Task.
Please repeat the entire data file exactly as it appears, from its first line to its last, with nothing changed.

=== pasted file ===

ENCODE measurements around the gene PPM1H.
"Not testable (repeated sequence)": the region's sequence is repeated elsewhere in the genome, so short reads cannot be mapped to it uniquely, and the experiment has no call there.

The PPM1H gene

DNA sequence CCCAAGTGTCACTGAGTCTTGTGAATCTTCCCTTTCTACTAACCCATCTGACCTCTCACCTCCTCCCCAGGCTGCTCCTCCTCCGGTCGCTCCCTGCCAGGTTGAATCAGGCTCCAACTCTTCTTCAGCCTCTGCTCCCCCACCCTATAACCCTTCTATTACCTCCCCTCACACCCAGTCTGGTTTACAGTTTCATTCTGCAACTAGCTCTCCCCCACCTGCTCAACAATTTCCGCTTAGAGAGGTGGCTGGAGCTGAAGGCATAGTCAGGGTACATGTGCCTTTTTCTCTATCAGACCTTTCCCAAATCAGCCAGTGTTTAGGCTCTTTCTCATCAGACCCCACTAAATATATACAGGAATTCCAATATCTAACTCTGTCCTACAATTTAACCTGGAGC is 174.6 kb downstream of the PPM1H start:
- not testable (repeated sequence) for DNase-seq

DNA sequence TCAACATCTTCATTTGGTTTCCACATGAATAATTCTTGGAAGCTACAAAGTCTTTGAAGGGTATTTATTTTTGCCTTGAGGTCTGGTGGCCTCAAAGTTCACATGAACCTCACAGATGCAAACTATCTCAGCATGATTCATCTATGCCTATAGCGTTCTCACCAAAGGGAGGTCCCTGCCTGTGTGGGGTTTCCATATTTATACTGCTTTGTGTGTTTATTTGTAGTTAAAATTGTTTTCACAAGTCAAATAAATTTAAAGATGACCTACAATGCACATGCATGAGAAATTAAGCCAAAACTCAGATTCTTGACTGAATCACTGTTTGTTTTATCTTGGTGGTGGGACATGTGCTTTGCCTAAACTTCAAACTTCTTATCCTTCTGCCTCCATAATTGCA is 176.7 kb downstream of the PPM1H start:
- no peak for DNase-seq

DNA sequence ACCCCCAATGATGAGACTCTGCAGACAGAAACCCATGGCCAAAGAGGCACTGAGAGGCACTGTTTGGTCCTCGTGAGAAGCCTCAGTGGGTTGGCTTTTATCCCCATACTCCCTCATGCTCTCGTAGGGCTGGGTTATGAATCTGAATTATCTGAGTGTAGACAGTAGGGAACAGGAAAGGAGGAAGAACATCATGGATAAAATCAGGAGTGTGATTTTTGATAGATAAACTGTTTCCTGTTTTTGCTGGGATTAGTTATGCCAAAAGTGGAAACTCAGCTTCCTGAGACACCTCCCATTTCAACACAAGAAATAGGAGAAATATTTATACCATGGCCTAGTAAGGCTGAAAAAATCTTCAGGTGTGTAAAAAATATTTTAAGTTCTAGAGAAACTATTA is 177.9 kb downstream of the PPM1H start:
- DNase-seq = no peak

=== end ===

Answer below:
ENCODE measurements around the gene PPM1H.
"Not testable (repeated sequence)": the region's sequence is repeated elsewhere in the genome, so short reads cannot be mapped to it uniquely, and the experiment has no call there.

The PPM1H gene

DNA sequence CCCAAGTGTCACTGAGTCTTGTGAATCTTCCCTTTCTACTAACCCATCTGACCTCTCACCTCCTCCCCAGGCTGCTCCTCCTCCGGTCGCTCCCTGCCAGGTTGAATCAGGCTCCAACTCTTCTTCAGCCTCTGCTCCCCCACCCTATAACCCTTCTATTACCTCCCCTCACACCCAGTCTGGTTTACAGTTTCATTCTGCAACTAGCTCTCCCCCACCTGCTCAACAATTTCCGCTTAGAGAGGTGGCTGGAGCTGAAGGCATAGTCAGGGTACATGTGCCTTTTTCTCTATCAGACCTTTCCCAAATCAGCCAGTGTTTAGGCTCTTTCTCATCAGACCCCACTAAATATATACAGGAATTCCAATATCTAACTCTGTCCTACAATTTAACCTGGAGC is 174.6 kb downstream of the PPM1H start:
- not testable (repeated sequence) for DNase-seq

DNA sequence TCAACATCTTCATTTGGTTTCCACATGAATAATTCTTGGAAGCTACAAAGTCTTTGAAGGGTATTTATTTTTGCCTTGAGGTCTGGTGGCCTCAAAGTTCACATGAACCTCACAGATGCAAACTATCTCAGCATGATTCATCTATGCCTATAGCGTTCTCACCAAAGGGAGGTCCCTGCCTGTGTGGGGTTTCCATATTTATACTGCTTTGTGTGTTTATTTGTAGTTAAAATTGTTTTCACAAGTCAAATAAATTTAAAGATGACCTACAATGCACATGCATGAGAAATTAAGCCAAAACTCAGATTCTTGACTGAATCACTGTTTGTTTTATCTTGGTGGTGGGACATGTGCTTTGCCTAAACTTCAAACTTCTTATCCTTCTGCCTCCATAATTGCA is 176.7 kb downstream of the PPM1H start:
- no peak for DNase-seq

DNA sequence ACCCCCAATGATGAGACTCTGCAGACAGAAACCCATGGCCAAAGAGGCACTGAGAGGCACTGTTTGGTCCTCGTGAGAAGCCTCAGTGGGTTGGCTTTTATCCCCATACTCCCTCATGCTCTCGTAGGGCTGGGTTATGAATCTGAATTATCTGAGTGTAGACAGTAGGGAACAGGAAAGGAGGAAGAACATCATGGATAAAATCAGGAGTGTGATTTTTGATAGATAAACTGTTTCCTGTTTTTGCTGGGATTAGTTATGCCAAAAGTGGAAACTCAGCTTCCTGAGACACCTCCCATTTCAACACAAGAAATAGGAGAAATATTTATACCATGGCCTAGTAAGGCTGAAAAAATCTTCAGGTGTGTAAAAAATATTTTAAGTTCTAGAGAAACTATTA is 177.9 kb downstream of the PPM1H start:
- DNase-seq = no peak